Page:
Continual Improvement at APEGBC
Dr. Michael Isaacson, P.Eng., FEC, FGC (Hon.) President
Melinda Lau M anaging E ditor
EDITORIAL BOARD S. Chiu, P.Eng.; R. Gupta, P.Eng., P h D; C.L. Hall, P.Geo.; S.K. Hayes, P.Eng.; K.S. Hirji, P.Eng.; M.A. Klippenstein, P.Eng.; I. Kokan, P.Eng.; M.E. Leslie, P.Eng.; B. Thomson, P.Geo., FEC (Hon)
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Subscription rates per issue $4.50; six issues yearly $25.00. Annual subscriptions of Association members are apportioned from membership dues in the amount of $15 per member (rates do not include tax). Innovation is published six times a year by the Association of Professional Engineers and Geoscientists of British Columbia. As the official publication of the Association, Innovation is circulated to members of the engineering and geoscience professions, architects, contractors and industrial executives. The views expressed in any article contained herein do not necessarily represent the views or opinions of the Council or membership of this Association. Submission Guidelines: Innovation encourages unsolicited articles and photos. By submitting material to Innovation, you grant Innovation a royalty-free, worldwide license to publish the material in Innovation magazine; and you warrant that you have the authority to grant such rights and have obtained waivers of all associated moral rights. Innovation reserves the right to edit the material for length, clarity and conformity with our editorial guidelines (www. apeg.bc.ca/resource/innovation/editorial.html) and is under no obligation to publish any or all submissions or any portion thereof including credits. All material is copyright. Please contact the Managing Editor for reprint permission.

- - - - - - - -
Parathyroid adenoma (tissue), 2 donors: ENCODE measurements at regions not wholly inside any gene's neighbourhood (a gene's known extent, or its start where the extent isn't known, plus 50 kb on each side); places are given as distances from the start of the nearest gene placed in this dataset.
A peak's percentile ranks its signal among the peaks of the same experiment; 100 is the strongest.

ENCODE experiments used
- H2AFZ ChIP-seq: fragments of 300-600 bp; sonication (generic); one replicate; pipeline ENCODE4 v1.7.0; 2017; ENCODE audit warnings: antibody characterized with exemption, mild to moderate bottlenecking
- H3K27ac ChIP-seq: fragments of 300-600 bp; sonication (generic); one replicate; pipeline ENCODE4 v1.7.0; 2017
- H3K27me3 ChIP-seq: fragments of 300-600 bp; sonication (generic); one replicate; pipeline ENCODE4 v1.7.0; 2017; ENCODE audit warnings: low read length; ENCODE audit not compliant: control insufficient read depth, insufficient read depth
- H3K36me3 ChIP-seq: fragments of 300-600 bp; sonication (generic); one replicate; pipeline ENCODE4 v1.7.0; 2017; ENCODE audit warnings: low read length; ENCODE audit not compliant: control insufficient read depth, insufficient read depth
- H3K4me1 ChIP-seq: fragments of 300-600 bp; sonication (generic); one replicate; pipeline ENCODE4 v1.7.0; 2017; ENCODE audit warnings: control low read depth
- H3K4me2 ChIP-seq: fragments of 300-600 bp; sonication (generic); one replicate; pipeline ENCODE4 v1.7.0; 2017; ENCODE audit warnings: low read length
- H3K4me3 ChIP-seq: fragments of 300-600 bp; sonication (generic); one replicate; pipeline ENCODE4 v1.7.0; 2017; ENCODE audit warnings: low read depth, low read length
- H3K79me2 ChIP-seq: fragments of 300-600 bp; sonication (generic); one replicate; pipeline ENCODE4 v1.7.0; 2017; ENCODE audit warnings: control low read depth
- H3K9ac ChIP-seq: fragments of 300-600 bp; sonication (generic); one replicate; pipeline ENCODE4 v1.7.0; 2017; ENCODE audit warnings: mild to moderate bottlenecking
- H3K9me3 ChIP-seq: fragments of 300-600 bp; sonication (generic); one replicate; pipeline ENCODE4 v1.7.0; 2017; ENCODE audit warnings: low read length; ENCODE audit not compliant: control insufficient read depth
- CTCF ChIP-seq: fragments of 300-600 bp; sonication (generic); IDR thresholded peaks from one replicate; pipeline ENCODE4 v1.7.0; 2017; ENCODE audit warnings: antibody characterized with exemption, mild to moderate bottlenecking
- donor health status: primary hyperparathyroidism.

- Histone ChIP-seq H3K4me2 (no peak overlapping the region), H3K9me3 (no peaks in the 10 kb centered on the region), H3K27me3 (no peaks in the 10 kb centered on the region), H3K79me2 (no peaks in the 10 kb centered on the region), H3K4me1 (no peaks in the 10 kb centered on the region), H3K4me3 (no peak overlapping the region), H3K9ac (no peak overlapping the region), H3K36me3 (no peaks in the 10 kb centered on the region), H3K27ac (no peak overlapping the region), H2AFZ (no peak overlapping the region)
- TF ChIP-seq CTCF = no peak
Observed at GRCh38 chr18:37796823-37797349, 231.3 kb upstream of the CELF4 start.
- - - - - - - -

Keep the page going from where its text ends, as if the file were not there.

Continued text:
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Getting Serious About Floodplain Management
Resources for Tackling Acid Rock Drainage Acid Rock Drainage/Mine Rock Drainage (ARD/MRD) have been noted environmental hazards for many years. As professionals we have grappled with this for a long time. With the advent of environmental regulations, these sources of environmental pollution have been a source of many investigations. As professionals who have dedicated themselves to this challenge, the need for information is always at the forefront. Recently while doing a web search for information, I came across a website for the International Network for Acid Prevention (INAP), an industry group created to help meet the challenge of acid drainage. I recommend to those from all levels of experience to visit this website dedicated to this problem (www.gardguide.com) and use this information to assist you in your work. Websites like these are extremely helpful for those geologists and engineers who care and who are working on tackling Letters to the editor containing your views on topics of interest are encouraged. Opinions expressed in Letters to the Editor are not necessarily endorsed by APEGBC. Letters can be e-mailed to email@example.com.